California Comeback Plan funds new $100 million grant program for low- to moderate-income homeowners to build accessory dwelling units 

Administration has advanced $800 million in new or accelerated funding to build affordable, climate-friendly housing and infrastructure 

 

OAKLAND – Today, Governor Gavin Newsom signed a suite of bills to boost housing production across California, complementing the Governor’s $22 billion housing affordability and homelessness package and ongoing work by the state to spur more housing production, tackle barriers to construction and hold local governments accountable. Taken together, the actions represent a comprehensive housing vision and the state’s commitment to create more affordable housing, faster and cheaper.

“The acute affordability crisis we are experiencing in California was decades in the making, and now we’re taking the necessary steps to fix it,” said Governor Newsom, who signed the legislation at an affordable housing development in Oakland today. “This package of smart, bipartisan legislation boosts housing production in California – more streamlining, more local accountability, more affordability, more density. These bills, plus this year’s historic budget investments in affordable housing, will directly lead to more inclusive neighborhoods across the state. Creating denser housing near jobs, parks and schools is key to meeting our climate goals as well as our affordability goals.”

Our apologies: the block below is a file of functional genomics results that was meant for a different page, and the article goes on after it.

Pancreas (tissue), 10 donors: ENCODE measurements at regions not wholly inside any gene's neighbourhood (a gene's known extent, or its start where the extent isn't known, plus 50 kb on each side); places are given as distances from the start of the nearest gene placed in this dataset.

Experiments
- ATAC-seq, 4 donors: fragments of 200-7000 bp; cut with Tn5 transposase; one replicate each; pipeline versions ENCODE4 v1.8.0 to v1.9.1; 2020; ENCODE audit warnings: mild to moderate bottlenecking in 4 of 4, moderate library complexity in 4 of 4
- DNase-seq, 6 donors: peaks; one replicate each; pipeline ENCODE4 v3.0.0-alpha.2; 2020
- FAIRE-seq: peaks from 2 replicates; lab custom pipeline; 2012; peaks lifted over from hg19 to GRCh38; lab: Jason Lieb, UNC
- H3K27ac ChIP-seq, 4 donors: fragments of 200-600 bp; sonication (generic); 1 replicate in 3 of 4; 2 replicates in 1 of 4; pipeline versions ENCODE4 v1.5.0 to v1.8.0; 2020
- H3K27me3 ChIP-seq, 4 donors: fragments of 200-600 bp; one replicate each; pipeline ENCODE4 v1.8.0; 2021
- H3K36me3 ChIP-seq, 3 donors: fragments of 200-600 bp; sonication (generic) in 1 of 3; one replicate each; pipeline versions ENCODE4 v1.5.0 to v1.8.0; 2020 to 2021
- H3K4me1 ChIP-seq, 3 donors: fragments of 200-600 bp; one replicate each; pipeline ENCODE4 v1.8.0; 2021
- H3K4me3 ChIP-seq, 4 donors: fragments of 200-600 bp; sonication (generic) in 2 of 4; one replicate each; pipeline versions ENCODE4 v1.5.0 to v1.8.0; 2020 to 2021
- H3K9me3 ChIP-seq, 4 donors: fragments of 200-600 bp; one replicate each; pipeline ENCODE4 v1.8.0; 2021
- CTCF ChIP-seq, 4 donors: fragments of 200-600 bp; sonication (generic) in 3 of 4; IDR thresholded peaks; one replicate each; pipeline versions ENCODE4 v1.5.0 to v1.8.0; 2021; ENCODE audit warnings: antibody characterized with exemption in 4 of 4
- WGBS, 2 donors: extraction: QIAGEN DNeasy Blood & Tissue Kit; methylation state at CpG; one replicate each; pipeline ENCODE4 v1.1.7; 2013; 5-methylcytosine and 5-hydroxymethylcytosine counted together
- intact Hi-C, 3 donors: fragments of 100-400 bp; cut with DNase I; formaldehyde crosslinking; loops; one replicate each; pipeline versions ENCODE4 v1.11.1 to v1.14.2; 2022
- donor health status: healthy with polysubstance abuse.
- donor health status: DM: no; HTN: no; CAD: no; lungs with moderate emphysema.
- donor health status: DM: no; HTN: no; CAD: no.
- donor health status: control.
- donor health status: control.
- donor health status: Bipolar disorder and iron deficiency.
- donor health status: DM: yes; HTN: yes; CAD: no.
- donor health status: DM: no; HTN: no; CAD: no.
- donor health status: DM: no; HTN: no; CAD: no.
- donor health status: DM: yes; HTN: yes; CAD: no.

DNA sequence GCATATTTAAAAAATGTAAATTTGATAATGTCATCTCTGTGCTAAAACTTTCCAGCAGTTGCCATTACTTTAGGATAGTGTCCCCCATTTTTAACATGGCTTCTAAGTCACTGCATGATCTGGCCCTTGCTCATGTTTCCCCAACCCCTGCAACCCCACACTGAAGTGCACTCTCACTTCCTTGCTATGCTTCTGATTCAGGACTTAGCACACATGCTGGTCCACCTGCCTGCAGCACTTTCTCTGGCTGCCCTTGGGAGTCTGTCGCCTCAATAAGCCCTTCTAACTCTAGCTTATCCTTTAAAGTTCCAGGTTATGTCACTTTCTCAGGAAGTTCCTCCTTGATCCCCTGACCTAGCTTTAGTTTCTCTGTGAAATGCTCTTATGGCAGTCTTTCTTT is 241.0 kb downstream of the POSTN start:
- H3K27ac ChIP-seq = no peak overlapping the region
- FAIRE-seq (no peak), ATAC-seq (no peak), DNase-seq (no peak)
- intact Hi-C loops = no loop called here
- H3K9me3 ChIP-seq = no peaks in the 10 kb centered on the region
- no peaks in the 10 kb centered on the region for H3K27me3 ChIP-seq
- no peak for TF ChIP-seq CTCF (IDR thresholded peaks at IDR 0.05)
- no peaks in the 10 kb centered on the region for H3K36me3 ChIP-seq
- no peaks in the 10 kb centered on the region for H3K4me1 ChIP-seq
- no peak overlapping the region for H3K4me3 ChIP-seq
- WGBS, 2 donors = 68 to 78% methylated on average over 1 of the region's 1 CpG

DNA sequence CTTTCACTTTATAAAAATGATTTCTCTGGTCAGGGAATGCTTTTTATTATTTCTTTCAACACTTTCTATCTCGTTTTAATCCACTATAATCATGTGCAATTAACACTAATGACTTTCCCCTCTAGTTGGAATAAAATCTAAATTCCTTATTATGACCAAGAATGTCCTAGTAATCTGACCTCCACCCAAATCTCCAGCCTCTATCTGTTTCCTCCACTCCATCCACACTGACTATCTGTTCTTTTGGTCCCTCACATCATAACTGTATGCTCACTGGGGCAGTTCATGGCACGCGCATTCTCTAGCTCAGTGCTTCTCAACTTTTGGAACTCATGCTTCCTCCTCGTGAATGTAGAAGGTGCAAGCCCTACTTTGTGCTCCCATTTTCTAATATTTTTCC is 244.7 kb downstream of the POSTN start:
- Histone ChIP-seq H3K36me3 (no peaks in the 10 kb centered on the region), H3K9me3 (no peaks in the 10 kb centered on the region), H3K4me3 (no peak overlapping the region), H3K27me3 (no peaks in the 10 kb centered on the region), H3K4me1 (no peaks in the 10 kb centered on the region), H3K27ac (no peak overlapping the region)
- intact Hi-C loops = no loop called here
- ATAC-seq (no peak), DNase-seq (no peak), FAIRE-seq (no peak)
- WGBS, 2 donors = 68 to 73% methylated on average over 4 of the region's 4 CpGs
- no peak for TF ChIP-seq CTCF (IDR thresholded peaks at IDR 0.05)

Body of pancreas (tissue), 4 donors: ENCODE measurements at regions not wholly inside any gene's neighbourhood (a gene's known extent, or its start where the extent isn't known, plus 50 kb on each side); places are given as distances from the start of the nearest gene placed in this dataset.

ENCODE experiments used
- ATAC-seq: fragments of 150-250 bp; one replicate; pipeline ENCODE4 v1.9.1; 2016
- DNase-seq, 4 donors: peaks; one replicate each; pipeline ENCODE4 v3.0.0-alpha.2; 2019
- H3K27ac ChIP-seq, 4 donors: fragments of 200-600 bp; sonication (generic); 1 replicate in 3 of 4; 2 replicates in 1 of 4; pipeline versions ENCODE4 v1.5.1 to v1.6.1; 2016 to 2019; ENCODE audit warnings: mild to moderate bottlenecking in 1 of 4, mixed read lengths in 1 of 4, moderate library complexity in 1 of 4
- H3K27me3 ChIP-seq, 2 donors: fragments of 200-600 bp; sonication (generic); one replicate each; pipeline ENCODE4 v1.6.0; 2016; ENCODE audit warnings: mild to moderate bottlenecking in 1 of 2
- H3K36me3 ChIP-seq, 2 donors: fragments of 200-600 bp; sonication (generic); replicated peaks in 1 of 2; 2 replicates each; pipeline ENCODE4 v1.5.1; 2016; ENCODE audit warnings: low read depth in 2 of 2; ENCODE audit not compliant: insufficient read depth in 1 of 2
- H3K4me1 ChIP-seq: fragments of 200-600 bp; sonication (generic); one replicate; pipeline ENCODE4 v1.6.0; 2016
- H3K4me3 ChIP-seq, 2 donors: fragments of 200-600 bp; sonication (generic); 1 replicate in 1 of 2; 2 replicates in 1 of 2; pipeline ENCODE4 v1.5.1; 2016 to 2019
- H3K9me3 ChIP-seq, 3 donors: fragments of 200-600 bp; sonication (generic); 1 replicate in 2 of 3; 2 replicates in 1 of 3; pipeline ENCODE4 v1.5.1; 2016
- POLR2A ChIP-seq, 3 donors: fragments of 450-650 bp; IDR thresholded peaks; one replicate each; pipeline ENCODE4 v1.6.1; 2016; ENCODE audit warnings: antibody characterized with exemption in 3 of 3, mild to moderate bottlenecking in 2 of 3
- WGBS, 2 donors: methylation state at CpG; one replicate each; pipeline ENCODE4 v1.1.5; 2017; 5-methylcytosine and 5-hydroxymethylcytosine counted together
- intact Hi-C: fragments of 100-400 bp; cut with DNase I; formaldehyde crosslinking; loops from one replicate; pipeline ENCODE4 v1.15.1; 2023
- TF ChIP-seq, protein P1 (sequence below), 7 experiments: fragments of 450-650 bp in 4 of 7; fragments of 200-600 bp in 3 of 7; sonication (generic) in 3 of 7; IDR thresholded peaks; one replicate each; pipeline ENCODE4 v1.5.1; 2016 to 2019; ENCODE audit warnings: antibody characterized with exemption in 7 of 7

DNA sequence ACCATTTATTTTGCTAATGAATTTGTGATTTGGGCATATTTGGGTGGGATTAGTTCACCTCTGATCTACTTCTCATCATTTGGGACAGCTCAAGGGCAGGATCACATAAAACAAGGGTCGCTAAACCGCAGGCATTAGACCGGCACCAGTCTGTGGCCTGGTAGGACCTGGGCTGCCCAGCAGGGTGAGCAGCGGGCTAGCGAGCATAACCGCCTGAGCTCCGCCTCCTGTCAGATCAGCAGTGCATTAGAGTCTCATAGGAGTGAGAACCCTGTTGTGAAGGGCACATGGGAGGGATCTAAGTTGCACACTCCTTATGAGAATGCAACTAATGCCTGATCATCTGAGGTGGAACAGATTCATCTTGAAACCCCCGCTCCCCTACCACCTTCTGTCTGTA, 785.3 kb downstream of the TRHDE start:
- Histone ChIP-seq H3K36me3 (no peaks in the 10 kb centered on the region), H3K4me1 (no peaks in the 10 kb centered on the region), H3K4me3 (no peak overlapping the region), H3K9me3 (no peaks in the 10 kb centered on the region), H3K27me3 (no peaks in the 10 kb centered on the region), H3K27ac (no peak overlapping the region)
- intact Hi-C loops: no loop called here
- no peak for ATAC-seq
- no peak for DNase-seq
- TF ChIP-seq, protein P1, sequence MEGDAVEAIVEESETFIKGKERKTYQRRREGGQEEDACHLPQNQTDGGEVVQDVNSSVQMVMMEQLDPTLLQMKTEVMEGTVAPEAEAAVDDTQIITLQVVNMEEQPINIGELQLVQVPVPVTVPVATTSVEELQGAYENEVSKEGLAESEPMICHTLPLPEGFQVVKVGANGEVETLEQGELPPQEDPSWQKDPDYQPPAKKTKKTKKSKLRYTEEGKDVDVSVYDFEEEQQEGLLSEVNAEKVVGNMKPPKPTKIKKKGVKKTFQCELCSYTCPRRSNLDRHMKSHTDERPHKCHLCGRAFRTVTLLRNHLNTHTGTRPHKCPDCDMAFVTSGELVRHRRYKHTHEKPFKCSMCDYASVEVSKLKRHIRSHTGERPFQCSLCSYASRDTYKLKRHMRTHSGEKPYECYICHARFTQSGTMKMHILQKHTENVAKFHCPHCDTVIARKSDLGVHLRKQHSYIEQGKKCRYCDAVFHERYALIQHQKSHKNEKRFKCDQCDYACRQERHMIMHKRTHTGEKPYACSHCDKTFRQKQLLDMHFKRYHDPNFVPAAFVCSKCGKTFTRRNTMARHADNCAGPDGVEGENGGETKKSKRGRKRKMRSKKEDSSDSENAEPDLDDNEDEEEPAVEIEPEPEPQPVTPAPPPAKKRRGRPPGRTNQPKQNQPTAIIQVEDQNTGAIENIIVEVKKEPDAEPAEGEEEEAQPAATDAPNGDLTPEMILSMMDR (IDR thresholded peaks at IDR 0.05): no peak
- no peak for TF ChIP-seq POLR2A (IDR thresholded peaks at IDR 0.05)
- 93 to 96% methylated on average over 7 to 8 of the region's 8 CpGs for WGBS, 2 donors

Since taking office, the Governor has prioritized tackling the housing crisis, signing major legislation to boost housing production, remove barriers to construction of accessory dwelling units and streamline state laws to maximize housing production.

This comprehensive housing vision brings a focus on four key areas: streamlining the building of new homes, breaking down barriers to build more affordable housing, addressing systemic bias by elevating fair housing principles and holding local governments accountable to do their job.

Today’s bill package, combined with four housing bills signed earlier this month, create a robust 31-bill housing package that touches on all four key areas – all complemented by budget investments Governor Newsom included as part of his California Comeback Plan.